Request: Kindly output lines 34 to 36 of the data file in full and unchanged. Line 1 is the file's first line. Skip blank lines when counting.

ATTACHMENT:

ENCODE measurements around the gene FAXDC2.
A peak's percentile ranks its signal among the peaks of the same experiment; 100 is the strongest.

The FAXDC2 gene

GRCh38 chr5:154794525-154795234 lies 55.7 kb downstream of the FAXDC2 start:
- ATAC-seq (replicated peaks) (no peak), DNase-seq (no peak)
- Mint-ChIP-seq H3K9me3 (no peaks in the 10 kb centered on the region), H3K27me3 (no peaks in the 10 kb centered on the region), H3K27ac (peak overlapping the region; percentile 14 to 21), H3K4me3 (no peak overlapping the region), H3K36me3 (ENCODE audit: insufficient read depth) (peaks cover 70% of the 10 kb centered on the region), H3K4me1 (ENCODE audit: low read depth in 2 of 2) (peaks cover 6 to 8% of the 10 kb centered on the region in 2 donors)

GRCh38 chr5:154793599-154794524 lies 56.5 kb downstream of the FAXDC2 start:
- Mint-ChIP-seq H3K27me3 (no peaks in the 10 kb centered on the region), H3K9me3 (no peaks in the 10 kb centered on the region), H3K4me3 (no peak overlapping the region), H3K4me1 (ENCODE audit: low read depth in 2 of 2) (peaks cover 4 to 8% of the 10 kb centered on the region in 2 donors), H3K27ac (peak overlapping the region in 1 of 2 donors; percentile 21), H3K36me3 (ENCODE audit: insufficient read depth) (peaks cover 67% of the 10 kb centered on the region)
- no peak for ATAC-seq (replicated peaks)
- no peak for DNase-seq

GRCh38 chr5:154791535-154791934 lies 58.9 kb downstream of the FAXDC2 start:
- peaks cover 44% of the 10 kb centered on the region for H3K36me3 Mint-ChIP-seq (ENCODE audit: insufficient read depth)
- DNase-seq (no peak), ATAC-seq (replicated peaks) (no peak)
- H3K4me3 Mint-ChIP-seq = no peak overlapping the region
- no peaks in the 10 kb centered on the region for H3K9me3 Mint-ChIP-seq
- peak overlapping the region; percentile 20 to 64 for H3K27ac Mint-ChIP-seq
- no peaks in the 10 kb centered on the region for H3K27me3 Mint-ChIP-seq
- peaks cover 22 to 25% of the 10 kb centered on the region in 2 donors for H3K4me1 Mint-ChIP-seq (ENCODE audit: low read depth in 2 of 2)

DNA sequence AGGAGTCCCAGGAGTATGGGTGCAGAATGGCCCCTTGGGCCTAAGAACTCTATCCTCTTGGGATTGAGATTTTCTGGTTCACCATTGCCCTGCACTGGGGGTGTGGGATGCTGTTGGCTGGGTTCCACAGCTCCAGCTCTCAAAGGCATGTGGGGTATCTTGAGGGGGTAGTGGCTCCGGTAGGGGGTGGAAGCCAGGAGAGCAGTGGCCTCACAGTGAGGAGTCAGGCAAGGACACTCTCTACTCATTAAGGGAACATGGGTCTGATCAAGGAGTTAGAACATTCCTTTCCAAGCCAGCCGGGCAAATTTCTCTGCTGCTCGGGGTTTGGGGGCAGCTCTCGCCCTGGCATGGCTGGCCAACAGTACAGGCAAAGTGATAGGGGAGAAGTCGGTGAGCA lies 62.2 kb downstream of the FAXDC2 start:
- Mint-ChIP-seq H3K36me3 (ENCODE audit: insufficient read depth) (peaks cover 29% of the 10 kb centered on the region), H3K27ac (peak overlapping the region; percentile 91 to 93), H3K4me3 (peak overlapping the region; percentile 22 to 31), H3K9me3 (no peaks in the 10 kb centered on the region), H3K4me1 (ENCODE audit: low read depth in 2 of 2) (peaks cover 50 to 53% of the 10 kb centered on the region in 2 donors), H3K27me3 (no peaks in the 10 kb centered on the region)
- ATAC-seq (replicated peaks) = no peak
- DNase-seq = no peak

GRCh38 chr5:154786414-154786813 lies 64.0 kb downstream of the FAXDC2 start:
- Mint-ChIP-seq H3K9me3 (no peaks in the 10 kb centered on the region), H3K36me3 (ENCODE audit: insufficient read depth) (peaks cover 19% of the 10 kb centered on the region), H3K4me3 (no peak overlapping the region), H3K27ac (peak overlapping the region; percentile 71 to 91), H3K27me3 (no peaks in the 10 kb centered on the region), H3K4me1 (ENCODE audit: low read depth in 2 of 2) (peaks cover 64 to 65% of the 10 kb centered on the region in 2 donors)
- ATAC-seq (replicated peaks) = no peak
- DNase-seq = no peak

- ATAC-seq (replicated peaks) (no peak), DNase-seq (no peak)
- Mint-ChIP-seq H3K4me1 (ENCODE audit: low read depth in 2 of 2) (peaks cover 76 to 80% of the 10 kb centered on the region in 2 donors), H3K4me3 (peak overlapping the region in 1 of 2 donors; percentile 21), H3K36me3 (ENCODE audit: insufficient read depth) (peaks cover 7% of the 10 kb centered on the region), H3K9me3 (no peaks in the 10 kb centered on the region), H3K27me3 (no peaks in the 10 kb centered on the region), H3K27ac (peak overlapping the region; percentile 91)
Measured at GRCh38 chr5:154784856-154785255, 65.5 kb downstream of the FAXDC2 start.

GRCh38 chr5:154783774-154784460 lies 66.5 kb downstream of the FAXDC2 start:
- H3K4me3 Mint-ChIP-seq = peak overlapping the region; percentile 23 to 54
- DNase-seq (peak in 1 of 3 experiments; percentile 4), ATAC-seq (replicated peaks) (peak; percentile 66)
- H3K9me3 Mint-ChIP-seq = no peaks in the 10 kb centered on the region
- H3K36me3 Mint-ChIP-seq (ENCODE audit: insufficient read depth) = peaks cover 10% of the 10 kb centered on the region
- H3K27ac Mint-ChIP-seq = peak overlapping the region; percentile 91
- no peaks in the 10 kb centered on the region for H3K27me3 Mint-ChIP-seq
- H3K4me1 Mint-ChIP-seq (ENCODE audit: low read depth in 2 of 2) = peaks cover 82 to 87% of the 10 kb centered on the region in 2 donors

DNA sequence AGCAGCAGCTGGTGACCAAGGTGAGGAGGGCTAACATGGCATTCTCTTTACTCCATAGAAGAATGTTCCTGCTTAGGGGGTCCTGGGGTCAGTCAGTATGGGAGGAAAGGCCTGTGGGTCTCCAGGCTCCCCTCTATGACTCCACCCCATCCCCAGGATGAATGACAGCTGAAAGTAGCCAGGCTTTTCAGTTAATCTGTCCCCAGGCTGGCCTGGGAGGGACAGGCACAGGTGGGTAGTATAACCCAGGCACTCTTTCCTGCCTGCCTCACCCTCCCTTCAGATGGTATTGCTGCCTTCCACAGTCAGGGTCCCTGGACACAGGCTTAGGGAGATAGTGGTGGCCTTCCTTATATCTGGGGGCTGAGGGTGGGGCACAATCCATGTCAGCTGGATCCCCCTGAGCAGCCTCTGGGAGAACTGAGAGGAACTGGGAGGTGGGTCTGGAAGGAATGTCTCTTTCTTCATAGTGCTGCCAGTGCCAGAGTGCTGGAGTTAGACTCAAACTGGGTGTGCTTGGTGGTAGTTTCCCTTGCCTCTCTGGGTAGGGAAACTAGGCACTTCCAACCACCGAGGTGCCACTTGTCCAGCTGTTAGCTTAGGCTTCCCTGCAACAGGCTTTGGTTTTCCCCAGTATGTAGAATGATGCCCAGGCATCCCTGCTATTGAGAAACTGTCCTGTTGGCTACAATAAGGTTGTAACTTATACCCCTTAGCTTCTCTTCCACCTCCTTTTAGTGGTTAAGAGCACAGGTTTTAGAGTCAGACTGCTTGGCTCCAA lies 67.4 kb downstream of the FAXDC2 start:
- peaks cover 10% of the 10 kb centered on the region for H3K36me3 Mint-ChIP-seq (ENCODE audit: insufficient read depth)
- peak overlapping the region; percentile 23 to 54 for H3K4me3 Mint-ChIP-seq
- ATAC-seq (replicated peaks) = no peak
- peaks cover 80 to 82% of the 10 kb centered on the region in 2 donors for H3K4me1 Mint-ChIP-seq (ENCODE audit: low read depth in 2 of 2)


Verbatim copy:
- H3K36me3 Mint-ChIP-seq (ENCODE audit: insufficient read depth) = peaks cover 10% of the 10 kb centered on the region
- H3K27ac Mint-ChIP-seq = peak overlapping the region; percentile 91
- no peaks in the 10 kb centered on the region for H3K27me3 Mint-ChIP-seq